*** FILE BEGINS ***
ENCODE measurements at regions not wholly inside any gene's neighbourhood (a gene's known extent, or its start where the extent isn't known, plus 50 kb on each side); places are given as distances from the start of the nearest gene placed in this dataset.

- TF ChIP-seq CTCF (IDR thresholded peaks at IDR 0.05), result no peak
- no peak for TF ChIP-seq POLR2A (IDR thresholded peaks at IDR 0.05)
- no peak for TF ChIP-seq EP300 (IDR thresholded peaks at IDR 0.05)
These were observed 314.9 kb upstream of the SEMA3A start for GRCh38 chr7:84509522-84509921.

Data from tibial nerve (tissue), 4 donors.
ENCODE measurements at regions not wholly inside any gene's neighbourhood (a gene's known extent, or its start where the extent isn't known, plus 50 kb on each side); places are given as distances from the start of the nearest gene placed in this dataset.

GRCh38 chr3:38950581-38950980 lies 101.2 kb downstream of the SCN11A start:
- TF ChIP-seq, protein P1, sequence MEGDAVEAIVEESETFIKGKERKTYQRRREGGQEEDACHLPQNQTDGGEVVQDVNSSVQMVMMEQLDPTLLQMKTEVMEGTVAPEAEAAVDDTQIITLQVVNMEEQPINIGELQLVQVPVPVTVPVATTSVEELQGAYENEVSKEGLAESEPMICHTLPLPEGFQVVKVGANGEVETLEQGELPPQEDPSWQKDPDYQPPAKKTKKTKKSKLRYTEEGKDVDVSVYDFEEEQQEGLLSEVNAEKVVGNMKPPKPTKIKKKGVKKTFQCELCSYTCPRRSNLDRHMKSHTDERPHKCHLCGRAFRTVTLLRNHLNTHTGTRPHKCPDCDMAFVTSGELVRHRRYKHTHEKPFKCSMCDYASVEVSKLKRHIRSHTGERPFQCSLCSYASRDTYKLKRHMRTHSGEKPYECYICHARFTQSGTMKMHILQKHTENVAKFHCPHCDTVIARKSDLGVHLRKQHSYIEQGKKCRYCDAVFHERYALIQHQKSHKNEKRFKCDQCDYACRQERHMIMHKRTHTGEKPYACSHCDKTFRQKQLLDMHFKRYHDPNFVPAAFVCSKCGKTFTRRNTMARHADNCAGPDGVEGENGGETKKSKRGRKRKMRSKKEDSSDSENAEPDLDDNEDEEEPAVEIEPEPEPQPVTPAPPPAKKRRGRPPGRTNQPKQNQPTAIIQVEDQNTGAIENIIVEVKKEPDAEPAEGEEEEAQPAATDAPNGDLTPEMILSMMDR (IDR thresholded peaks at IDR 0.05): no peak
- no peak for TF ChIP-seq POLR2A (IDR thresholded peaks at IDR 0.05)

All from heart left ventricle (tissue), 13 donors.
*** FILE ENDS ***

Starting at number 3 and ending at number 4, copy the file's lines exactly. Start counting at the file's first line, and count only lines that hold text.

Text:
- no peak for TF ChIP-seq POLR2A (IDR thresholded peaks at IDR 0.05)
- no peak for TF ChIP-seq EP300 (IDR thresholded peaks at IDR 0.05)